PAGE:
I usually wear pretty small earpieces so I just put in what was already on them and wow do these suck. No isolation, sound like earbuds, this has to be a mis-fit. Sure enough the mediums were too small, so I stuck in the large bi-flanges and that cleared everything up pretty well. I've stopped being blown away by anything in this price range a while ago, so these won't really be something totally new no matter what. The first thing I notice is that everything is kind of lumped together though, and the highs aren't immediately apparent. Plus these things are really sensitive, I'm running at 1 on my Zune and it's still loud. On the plus side they are quite comfortable and they disappear in your ears, you can't see them unless you look from the side (or unless your hair is short and you can see the cable). The earpieces seem to make my ears itch though, but that happens with every IEM it seems.

Next thing I notice is the huge amount of separation between notes, and the accuracy of these IEMs, they pick up very subtle nuances quite well and each note is quite distinct from the others. That said there is a serious problem with separation between instruments. While these sound fantastic for just one instrument, things start to get lumped together when you add more. They're all their, just not strongly. I suspect this has something to do with the presence of the treble and bass (or lack thereof) that I will cover later.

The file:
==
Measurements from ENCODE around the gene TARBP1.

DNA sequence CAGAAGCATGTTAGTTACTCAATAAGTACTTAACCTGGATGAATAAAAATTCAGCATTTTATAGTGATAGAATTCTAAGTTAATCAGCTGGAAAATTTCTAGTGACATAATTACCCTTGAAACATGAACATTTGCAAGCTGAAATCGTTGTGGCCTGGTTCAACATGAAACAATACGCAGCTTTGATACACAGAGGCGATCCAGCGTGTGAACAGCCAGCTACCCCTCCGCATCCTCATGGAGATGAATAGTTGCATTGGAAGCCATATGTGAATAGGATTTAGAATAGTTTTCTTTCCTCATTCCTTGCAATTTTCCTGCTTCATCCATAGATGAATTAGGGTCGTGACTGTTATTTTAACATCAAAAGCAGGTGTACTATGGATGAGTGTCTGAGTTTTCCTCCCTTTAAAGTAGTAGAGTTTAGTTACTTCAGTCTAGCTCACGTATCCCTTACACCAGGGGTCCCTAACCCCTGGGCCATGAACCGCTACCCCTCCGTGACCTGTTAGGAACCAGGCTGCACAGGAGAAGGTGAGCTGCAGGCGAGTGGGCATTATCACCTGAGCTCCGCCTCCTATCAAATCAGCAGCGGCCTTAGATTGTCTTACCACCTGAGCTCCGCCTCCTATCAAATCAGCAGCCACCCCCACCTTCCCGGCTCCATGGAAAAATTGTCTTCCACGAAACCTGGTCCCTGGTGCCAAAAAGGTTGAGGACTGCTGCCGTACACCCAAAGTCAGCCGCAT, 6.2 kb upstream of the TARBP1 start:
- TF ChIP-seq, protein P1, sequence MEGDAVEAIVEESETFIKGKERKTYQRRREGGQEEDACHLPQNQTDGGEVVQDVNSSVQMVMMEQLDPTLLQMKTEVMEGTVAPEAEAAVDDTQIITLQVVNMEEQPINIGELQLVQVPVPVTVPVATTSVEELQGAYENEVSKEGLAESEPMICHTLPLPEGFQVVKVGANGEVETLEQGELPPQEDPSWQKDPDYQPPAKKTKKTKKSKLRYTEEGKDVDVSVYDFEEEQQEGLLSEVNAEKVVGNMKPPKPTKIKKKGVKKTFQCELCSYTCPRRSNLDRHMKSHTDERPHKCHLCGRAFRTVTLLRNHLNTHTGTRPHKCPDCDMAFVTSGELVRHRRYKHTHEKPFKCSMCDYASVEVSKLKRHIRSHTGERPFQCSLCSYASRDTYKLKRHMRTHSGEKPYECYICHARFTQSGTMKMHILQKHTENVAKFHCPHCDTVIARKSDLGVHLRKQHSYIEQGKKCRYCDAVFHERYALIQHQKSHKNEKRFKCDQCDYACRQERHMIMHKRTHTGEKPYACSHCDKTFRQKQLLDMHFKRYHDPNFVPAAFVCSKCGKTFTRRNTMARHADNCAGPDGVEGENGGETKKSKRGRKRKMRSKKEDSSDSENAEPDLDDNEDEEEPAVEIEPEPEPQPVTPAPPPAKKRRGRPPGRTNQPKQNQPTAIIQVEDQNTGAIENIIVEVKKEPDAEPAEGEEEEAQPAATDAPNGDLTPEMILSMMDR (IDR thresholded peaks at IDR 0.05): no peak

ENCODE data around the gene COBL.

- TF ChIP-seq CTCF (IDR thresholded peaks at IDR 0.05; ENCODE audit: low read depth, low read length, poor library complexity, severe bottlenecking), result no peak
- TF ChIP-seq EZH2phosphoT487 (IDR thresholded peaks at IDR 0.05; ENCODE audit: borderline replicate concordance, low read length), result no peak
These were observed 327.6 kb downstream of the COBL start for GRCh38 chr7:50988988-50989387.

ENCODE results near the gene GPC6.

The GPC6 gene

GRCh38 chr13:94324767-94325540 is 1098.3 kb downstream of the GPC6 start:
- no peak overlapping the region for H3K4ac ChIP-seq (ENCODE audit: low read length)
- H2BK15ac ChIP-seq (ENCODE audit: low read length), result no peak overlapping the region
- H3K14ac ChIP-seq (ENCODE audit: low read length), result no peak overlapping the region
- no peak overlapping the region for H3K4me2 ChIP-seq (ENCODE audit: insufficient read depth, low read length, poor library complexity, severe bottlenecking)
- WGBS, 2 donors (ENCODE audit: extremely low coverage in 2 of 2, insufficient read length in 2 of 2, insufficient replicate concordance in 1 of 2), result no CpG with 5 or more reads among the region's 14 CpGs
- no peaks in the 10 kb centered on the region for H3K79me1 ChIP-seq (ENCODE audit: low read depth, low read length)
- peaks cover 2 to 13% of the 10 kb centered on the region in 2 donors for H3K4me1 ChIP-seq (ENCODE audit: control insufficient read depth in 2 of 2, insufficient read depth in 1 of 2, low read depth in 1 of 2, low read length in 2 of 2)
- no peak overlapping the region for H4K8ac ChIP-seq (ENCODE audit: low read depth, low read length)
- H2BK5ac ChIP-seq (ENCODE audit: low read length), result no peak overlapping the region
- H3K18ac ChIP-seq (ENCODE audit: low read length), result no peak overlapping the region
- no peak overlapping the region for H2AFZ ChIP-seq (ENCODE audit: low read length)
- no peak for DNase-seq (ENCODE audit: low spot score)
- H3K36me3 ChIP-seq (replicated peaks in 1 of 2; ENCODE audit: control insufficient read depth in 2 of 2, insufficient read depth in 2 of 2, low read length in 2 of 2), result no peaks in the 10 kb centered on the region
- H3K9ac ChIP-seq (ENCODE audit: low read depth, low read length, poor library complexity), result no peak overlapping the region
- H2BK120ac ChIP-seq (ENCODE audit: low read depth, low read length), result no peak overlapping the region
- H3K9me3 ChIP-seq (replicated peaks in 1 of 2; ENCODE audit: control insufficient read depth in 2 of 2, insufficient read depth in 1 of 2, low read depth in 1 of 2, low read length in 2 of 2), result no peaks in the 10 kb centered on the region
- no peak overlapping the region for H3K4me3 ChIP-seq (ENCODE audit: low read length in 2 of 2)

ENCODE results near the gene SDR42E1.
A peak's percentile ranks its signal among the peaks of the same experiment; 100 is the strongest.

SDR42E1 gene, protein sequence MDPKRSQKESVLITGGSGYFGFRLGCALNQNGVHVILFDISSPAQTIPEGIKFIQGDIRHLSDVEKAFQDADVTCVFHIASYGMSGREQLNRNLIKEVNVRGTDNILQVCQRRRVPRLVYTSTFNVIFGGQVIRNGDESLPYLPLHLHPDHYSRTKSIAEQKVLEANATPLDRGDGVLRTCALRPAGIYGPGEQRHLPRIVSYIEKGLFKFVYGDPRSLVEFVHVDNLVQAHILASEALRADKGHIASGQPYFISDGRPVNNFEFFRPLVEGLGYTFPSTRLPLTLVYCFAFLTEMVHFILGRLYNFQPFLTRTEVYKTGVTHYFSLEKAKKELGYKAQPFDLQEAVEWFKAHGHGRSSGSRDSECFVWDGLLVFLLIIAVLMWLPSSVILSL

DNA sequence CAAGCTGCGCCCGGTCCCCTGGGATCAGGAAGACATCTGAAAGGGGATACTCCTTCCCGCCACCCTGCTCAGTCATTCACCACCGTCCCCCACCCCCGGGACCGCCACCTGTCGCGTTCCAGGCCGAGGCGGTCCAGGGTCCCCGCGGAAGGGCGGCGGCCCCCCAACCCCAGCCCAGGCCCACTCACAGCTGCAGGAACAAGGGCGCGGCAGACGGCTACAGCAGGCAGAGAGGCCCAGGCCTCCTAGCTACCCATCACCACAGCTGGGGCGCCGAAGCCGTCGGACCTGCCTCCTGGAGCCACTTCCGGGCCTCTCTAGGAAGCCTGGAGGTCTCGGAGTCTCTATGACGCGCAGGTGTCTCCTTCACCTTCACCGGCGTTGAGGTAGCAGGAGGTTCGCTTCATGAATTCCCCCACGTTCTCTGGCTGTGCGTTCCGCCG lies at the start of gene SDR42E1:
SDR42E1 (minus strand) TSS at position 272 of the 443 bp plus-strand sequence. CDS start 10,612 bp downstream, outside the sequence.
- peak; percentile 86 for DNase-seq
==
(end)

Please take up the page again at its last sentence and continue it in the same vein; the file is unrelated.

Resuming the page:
My last initial impression is how strong the midrange is, guitars have a great growl on these, but they have no bite like they should, the attack just isn't as strong as it should be, but the mids are fantastic.


IV. The highs:
This is where I have my real problem with these, coming from a Grado listener perhaps these just aren't my cup of tea and they would be better suited for a Sennheiser user or something of the like, but the highs just don't sparkle like they should. It's clear that they can hit the high notes just fine, but they have no gleam to them, they're rather lifeless. Like I said before, the guitars have growl, but no bite. On Rush's 2112, Geddy's vocals sound great, but they don't have the edge to them that should have (if you've heard 2112 you should know what I mean, think The Temples of Syrinx). Perhaps this would be helped in the higher range model with the extra drivers, since only one driver is trying to do everything here, however this didn't seem to be a problem with the iM716 I used to own. The highs are definitely a weak spot for these.